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The right drug. The first time.

It is a given in medicine that individuals vary in their responses to drug therapy. The unique differences in genetic makeup among individuals play an important role in the pharmacokinetic and pharmacodynamic variabilities in the drug response.

As a core element of precision medicine, pharmacogenomics (PGX), has the potential to identify drug therapy responders and non-responders and subsequently guide the creation of individualized treatment plan and dose optimization with the goal of maximizing the effectiveness of medications and minimize toxicities in individual patients.

Currently, over 350 medications contain pharmacogenomic information in their Food & Drug Administration (FDA) approved labels and package inserts.


Ineffective drug therapies often times result in hospitalizations and readmissions, adverse drug events, and increased mortality, thereby negatively impact the clinical outcomes of affected patients and thus, placing a significant burden on public health systems.


Having the patient’s genetic information prior to prescribing plays is important in the identification and prevention of drug-gene interactions (DGIs) or complex drug-drug-gene interactions (DDGI)s, which occurs due to the superimposition of drug-drug interactions (DDIs) on drug-gene interactions DGIs, especially in high-risk medically complex patients on multiple concomitant medications. This process ultimately guided the prospective selection of appropriate and personalized drug therapy for patients.3

What are the Benefits of the Pharmacogenomics Test?

• Optimize drug effectiveness

• Mitigate medication-related risks.

• Improve medication adherence

Which patients benefit from the Pharmacogenomics Test?


Pharmacogenomics Consults

Our pharmacists deploy evidence-based pharmacogenomics information in our pre and post-test consultations to physicians and patients. We analyze and distill complex pharmacogenomics information and create a personalized, comprehensive, easy-to-read and actionable report for prescribers to guide the selection of the therapeutic and cost-effective treatment pathway for patients. And we also engage and empower your patients to achieve the best possible outcomes.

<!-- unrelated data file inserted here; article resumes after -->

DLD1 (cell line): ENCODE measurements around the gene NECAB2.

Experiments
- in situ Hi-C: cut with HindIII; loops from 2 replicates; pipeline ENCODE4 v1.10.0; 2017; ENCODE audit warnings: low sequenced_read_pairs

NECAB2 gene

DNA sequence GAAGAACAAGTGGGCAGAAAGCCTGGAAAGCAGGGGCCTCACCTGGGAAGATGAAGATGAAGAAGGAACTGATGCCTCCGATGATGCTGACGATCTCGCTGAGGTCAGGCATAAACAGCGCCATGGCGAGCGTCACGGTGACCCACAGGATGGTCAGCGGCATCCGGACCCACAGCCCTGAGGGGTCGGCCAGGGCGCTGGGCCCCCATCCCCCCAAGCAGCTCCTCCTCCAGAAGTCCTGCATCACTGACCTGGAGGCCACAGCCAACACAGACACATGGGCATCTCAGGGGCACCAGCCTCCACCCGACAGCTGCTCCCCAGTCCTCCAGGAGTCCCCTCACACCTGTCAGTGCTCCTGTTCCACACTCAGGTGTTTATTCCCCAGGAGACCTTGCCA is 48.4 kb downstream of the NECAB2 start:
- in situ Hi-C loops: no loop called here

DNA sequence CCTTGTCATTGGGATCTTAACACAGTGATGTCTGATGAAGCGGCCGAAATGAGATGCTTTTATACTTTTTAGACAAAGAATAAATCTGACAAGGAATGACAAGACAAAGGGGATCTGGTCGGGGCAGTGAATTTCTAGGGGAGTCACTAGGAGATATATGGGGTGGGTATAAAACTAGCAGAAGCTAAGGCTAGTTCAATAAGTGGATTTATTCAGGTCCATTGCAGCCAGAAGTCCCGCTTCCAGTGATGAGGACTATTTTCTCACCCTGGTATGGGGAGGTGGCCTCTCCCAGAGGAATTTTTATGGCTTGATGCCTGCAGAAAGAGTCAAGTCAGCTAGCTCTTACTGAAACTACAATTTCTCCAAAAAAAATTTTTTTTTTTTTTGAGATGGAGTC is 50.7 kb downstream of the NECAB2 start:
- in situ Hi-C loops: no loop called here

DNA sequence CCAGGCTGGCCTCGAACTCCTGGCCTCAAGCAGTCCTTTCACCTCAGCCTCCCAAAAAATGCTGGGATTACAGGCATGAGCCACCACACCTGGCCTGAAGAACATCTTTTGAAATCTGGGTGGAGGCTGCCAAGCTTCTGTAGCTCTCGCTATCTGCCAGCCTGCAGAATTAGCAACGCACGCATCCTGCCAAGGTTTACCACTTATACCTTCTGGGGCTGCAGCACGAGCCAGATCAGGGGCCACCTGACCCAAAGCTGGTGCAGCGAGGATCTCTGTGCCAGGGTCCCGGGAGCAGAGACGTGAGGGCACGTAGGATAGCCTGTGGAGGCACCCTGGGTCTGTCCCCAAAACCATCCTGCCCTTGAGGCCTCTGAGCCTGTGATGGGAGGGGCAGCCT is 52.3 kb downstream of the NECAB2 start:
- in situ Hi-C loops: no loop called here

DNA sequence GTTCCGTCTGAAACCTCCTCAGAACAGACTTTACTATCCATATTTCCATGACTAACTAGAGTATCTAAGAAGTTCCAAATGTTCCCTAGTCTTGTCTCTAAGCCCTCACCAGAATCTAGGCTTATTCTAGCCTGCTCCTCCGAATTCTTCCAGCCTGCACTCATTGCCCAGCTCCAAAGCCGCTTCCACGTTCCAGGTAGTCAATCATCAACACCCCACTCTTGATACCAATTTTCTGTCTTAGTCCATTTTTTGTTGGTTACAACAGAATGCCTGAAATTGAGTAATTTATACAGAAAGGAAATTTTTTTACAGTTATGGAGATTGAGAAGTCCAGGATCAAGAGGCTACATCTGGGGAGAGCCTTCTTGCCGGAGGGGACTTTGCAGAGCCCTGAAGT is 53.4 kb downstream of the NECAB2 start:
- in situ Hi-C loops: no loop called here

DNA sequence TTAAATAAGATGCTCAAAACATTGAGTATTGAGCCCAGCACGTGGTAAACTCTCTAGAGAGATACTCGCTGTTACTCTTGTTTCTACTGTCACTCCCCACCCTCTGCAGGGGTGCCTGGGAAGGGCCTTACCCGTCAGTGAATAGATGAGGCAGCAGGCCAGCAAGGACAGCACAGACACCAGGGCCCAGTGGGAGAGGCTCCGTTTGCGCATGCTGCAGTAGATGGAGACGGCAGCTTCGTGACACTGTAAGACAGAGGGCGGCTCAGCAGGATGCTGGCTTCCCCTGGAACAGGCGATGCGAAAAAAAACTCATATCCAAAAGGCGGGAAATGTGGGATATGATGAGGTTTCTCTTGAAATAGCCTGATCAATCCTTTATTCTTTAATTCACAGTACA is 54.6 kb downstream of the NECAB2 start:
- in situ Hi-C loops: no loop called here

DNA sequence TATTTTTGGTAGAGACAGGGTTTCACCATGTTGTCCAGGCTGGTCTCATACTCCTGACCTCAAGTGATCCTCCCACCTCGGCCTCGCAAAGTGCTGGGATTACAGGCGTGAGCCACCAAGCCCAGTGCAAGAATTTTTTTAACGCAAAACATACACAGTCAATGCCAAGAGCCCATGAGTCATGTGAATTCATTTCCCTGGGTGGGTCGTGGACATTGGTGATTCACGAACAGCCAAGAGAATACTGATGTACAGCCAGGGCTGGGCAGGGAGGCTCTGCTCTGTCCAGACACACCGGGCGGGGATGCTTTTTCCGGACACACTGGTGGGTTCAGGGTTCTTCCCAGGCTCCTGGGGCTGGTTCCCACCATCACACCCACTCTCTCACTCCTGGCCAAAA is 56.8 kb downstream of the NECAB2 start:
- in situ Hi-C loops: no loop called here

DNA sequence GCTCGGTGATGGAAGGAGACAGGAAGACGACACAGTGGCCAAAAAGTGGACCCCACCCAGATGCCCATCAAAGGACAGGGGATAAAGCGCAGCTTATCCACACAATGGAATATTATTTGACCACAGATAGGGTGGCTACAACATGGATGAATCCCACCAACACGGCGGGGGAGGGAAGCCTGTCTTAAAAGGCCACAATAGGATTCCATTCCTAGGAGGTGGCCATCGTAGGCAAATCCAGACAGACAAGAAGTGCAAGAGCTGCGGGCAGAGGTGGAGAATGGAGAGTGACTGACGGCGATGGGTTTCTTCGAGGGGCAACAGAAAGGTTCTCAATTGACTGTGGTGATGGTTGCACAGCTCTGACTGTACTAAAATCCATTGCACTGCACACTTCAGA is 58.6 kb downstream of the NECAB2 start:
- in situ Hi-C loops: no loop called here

Who we serve

PharmD Live is well-poised to set benchmarks for innovation and excellence within the healthcare ecosystem. We aim to create mutually beneficial relationships to maximize the delivery of value-based solutions for these organizations we serve by engaging and empowering your patients to achieve the best possible outcomes.

  • Managed Care Organizations/Health Plans

  • Self Insured Employers

  • Hospitals and Health Systems

  • Physician Practices

  • Pharmaceutical companies


Why use our pharmacists?

Our pharmacists are uniquely positioned to apply their advanced training to combine PGX information pertaining to a drug with their to provide well-informed, individualized treatment input.

Given our expertise in pharmacogenomics and extensive knowledge of drug pharmacology, drug-drug interactions, therapeutic dosage understanding, informatics, and patient care, PharmD Live pharmacists are best equipped to conduct pre- and post-genetic test consultations with physicians and patients and make drug therapy recommendations based on the genetic profile in order to achieve the desired treatment goal and minimize adverse drug reactions in patients, which is not only instrumental in decreasing morbidity, mortality, and healthcare costs, but also aids more accurate diagnosis and compliance with medications.


[1] Wilkinson GR. Drug metabolism and variability among patients in drug response. N Engl J Med 2005;352(21):2211–2221. doi: 10.1056/NEJMra032424

[2] Spear BB, Heath-Chiozzi M & Huff J. Clinical application of pharmacogenetics. Trends Mol Med 2001;7(5):201–204. PMID: 11325631

3. Hocum BT, White Jr JR, Heck JW, et al. Cytochrome P-450 gene and drug interaction analysis in patients referred for pharmacogenetic testing. Am J Health Syst Pharm. 2016;73(2):61e67. 3. Tannenbaum C, Sheehan NL. Understanding and preventing drug-drug and drug-gene interactions. Expert Rev Clin Pharmacol. 2014;7(4): 533e544.

4. FDA